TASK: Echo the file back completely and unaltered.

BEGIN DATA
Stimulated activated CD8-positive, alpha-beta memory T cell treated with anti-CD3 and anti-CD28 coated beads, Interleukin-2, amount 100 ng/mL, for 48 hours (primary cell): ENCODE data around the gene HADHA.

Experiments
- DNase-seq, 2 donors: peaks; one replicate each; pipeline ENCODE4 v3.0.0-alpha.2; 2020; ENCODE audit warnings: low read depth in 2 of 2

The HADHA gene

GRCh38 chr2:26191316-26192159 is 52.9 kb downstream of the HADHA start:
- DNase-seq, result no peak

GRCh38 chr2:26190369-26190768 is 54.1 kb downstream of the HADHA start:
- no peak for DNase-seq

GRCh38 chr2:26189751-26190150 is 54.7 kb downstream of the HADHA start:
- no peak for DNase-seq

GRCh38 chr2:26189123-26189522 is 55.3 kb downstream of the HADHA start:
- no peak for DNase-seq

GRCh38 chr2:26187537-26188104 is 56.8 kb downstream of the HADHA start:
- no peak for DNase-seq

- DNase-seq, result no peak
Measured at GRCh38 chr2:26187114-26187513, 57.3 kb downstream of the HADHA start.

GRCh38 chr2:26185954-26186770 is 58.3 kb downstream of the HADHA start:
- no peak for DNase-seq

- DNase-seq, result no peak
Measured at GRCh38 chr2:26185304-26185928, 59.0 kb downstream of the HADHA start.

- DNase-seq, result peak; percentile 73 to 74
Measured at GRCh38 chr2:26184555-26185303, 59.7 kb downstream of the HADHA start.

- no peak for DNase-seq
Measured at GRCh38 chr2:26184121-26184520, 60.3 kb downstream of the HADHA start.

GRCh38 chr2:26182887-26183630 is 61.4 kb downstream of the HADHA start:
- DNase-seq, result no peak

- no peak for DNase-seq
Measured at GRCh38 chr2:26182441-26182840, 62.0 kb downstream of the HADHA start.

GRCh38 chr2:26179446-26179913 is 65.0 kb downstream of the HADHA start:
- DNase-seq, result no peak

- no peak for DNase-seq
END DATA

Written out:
Stimulated activated CD8-positive, alpha-beta memory T cell treated with anti-CD3 and anti-CD28 coated beads, Interleukin-2, amount 100 ng/mL, for 48 hours (primary cell): ENCODE data around the gene HADHA.

Experiments
- DNase-seq, 2 donors: peaks; one replicate each; pipeline ENCODE4 v3.0.0-alpha.2; 2020; ENCODE audit warnings: low read depth in 2 of 2

The HADHA gene

GRCh38 chr2:26191316-26192159 is 52.9 kb downstream of the HADHA start:
- DNase-seq, result no peak

GRCh38 chr2:26190369-26190768 is 54.1 kb downstream of the HADHA start:
- no peak for DNase-seq

GRCh38 chr2:26189751-26190150 is 54.7 kb downstream of the HADHA start:
- no peak for DNase-seq

GRCh38 chr2:26189123-26189522 is 55.3 kb downstream of the HADHA start:
- no peak for DNase-seq

GRCh38 chr2:26187537-26188104 is 56.8 kb downstream of the HADHA start:
- no peak for DNase-seq

- DNase-seq, result no peak
Measured at GRCh38 chr2:26187114-26187513, 57.3 kb downstream of the HADHA start.

GRCh38 chr2:26185954-26186770 is 58.3 kb downstream of the HADHA start:
- no peak for DNase-seq

- DNase-seq, result no peak
Measured at GRCh38 chr2:26185304-26185928, 59.0 kb downstream of the HADHA start.

- DNase-seq, result peak; percentile 73 to 74
Measured at GRCh38 chr2:26184555-26185303, 59.7 kb downstream of the HADHA start.

- no peak for DNase-seq
Measured at GRCh38 chr2:26184121-26184520, 60.3 kb downstream of the HADHA start.

GRCh38 chr2:26182887-26183630 is 61.4 kb downstream of the HADHA start:
- DNase-seq, result no peak

- no peak for DNase-seq
Measured at GRCh38 chr2:26182441-26182840, 62.0 kb downstream of the HADHA start.

GRCh38 chr2:26179446-26179913 is 65.0 kb downstream of the HADHA start:
- DNase-seq, result no peak

- no peak for DNase-seq